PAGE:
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FIRST PERSON

Dodgers aren't part of his Express ride

One in a series of stories marking the Dodgers' 50th season in L.A.

June 24, 2008|Chris Dufresne | Times Staff Writer

The Los Angeles Dodgers and a future sports chronicler made their debuts four days apart in 1958.

This year marks, for each, 50 sunshine seasons in Southern California.

"Put another candle on your birthday cake," Sheriff John used to sing on local "kiddie" television back in Eisenhower days.

It started for me April 11, in Fullerton, 6 pounds and change out of the chute. The L.A. Dodgers were delivered April 15 and absorbed an inaugural 8-0 road defeat to the San Francisco Giants. Don Drysdale took the loss.

Hold it . . .

This isn't one of those syrupy retrospectives about a boy's love for his dog and the hometown Blue Crew, is it?

No.

This is actually man-bites-Dodger dog, an ode to ambivalence and the odd lack of a connection.

How do you explain it, occupying a half-century in the same area and barely exchanging glances?

The Dodgers, Lakers and Rams were for decades the city's three sporting rails. Dodger Stadium was the mansion on the hill.

Yet, the kid who hung on every Jerry West jump shot and Roman Gabriel pass was fairly unmoved by Ron Fairly.

He doesn't remember the World Series champions of 1965 as much as the 1966 Dodgers team that was swept by Baltimore.

His earliest Sandy Koufax recollection is of the left-hander losing the last game he ever pitched.

This must have marked a transformative stage, the time a boy of 7 or 8 starts to sort his sports outs.

What was going on in that kid's Keds?

One hunch:

The Dodgers of 1967 went into brief baseball remission, finishing 73-89, eighth in the National League. Only the Houston Astros and New York Mets had worse records.

Into that Summer of Love void slid, headfirst . . . the California Angels, fifth-place American League finishers with a record of 84-77. Jim Fregosi (shortstop) and Bobby Knoop (second base) won Gold Gloves.

Now here was a franchise on the upswing (little did we know).

The Dodgers had a mean-looking owner, Walter O'Malley, who wore a hat and smoked cigars.

The Angels' owner was . . . a singing cowboy!

It all makes sense now and, once the hook is set, logic and fact take leave, explaining how someone could trade a Willie Davis bubble gum card for Ed Kirkpatrick.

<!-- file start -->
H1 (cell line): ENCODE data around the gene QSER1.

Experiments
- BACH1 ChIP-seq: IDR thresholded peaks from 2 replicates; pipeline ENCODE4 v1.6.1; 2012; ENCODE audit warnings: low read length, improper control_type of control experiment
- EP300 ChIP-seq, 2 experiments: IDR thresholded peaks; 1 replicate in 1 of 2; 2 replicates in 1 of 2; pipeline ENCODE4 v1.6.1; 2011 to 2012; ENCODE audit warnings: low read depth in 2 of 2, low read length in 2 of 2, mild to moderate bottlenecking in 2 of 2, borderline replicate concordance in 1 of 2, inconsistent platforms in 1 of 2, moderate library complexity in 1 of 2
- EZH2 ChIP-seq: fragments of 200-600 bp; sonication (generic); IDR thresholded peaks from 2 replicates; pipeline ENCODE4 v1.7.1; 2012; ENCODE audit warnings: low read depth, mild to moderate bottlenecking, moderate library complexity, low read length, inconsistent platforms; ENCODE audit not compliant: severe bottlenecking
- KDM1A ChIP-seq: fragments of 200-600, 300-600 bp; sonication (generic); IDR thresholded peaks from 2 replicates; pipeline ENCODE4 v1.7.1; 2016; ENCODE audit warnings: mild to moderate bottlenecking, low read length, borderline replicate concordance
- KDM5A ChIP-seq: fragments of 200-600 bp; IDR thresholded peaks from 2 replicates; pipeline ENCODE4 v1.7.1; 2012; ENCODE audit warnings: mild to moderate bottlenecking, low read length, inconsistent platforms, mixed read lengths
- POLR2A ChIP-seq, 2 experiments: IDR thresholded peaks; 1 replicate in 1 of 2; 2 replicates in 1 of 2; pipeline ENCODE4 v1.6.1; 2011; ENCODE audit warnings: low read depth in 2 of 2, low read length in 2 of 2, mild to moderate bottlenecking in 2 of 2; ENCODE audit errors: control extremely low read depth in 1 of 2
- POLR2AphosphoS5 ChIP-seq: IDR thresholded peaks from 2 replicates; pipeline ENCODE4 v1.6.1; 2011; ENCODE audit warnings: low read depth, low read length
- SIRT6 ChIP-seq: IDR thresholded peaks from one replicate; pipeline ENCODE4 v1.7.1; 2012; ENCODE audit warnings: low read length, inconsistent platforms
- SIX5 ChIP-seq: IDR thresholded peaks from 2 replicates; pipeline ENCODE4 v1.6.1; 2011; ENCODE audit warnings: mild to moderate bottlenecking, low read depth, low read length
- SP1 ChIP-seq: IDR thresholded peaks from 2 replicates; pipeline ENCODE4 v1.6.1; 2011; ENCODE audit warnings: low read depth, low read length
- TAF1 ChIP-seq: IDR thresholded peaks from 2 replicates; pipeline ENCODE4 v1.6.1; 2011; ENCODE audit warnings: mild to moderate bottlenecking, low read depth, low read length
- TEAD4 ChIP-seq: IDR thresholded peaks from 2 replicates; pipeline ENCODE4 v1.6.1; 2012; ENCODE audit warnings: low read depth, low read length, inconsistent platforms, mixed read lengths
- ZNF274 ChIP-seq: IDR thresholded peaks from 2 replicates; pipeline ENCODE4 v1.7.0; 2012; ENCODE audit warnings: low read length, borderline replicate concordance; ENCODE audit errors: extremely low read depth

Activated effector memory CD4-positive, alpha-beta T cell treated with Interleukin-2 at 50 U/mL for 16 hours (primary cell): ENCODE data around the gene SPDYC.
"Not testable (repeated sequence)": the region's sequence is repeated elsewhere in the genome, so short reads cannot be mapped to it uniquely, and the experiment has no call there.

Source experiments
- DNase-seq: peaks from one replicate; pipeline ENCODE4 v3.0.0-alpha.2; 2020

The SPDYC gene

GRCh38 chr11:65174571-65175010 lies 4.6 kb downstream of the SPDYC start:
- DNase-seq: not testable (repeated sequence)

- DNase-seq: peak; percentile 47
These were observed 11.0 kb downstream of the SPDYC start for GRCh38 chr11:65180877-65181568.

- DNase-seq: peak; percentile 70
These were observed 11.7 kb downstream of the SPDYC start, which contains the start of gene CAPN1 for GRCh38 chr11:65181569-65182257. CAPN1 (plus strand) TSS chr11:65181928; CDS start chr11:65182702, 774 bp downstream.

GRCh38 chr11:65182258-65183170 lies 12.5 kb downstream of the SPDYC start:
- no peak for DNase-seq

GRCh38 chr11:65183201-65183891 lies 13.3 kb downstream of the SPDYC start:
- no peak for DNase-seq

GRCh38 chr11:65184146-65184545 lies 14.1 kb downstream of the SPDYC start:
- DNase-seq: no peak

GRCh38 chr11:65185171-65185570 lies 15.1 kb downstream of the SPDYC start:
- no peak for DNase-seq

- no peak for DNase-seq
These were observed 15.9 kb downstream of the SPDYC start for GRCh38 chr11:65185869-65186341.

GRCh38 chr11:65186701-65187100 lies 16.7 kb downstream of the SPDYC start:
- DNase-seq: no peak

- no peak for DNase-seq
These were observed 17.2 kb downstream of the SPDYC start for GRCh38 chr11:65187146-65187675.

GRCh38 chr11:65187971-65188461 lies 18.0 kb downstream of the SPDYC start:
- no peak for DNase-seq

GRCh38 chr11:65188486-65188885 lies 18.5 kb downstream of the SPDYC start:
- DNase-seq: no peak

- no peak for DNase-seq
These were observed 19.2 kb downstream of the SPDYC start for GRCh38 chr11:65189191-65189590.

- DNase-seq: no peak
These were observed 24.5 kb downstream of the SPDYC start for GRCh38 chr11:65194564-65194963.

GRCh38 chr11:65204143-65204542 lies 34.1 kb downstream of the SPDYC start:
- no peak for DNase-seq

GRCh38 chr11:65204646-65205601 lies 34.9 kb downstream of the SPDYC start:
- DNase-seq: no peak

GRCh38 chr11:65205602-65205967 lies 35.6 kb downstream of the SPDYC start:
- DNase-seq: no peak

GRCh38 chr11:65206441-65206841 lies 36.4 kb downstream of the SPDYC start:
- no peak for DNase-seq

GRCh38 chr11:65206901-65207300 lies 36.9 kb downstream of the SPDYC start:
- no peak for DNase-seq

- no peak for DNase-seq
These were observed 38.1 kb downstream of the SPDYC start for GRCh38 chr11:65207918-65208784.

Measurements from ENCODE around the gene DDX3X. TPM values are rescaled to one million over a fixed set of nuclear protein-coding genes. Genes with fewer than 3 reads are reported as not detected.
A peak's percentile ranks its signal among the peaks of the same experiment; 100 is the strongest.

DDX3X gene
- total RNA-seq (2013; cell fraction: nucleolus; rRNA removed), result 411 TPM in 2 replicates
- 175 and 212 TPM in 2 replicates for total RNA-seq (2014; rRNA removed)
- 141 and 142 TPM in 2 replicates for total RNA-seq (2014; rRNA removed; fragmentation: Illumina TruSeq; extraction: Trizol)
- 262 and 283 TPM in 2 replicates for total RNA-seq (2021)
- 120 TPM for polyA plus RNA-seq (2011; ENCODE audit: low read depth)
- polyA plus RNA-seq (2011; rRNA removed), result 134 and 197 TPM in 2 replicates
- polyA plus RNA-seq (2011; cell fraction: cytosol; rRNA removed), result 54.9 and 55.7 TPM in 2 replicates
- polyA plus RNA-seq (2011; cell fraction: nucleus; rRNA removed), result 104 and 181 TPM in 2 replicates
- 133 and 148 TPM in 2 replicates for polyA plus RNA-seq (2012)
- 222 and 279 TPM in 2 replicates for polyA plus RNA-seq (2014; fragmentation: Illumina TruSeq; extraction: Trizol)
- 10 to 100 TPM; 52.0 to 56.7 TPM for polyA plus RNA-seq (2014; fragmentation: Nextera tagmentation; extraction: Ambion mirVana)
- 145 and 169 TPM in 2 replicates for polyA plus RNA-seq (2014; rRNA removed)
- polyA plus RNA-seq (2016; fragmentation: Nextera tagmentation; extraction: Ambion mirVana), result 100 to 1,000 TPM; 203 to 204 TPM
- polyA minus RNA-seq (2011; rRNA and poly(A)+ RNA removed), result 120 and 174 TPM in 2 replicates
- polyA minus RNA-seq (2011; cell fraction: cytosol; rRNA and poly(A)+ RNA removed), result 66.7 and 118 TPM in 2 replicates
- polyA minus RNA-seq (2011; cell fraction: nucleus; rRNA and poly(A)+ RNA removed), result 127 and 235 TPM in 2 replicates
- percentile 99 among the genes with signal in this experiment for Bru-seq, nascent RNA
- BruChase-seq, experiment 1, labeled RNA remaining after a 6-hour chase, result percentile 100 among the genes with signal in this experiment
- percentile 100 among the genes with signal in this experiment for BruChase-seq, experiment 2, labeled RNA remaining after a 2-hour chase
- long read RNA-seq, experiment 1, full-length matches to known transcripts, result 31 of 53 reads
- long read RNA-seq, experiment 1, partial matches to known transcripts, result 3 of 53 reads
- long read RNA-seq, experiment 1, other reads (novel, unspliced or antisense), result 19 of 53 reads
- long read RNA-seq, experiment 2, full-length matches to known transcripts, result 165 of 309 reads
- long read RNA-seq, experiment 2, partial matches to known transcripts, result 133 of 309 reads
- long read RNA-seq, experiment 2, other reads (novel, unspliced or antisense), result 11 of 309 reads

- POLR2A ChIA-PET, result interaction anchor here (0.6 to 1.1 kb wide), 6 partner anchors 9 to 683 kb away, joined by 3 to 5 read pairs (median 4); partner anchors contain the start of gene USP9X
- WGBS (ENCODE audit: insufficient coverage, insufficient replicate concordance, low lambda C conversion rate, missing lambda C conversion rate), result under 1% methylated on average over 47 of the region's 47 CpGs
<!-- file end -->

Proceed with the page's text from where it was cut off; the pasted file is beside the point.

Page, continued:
It almost reconciles the childhood argument with a friend, made then in all earnestness, that Angels announcer Buddy Blattner was superior to Vin Scully!

The Dodgers eventually got better and the Angels got worse, but at some point you can't jump the train.

The molten lead sets when Nolan Ryan (a.k.a. Express) arrives in 1972 and starts cutting into Koufax's fast-pitch records.

Vin Scully?

Well, he's the conundrum, the exception. You don't have to like classical music to appreciate Mozart, and it was Vinny who brilliantly narrated Ryan's fifth no-hitter . . . against the Dodgers.

In sum, this 50-year relationship has been platonic.

The Dodgers, Steve Garvey's forearms leading the charge, always seemed a little too good to be true. The field was too perfect, the grass too green, the home uniforms too white, the portly manager a little bit too over the top.

Dodgers fan checks off three National League pennants in the 1970s and the infield of Ron Cey, Bill Russell, Davey Lopes and Garvey.

Mr. Ambivalent checks off three World Series losses and four players not in the Hall of Fame.

Dodgers fan waxes nostalgic about 1981, the 20-year-old Fernando Valenzuela and the World Series triumph over the hated Yankees.

Mr. Inspector General wants to see Fernando's birth certificate.

The agnostic suggests an asterisk for that strike-shortened, standings-partitioned season in which the Cincinnati Reds had the best record and didn't make the playoffs.

Dodgers fan won't forget where he was in 1988 when Kirk Gibson hobbled off the bench to hit that home run against Dennis Eckersley in Game 1 of the World Series.

Mr. Better-Things-to-Do was at the movies -- the Clint Eastwood-directed "Bird," the story of jazz prodigy Charlie Parker, starring a young Forest Whitaker. Good film.

It was OK in this La La land to like Dodgers who became Angels -- Bobby Valentine, Billy Grabarkewitz, Bill Singer, Frank Robinson, Don Drysdale (announcer), Jeff Torborg, Mike Scioscia (manager).

Or to admire the Brooklyn Dodgers -- Jackie Robinson and all he represented.

The L.A. Dodgers, though, never much moved the needle.

It wasn't hate, or contempt, as much as it was passive resistance.

Not everyone dug Elvis.

So happy 50th to the Dodgers, for all it's worth.

It's a beautiful day for a ballgame; so by all means feel free to cheer and boo.

Just count me out for the hullabaloo.

--

chris.dufresne@latimes.com

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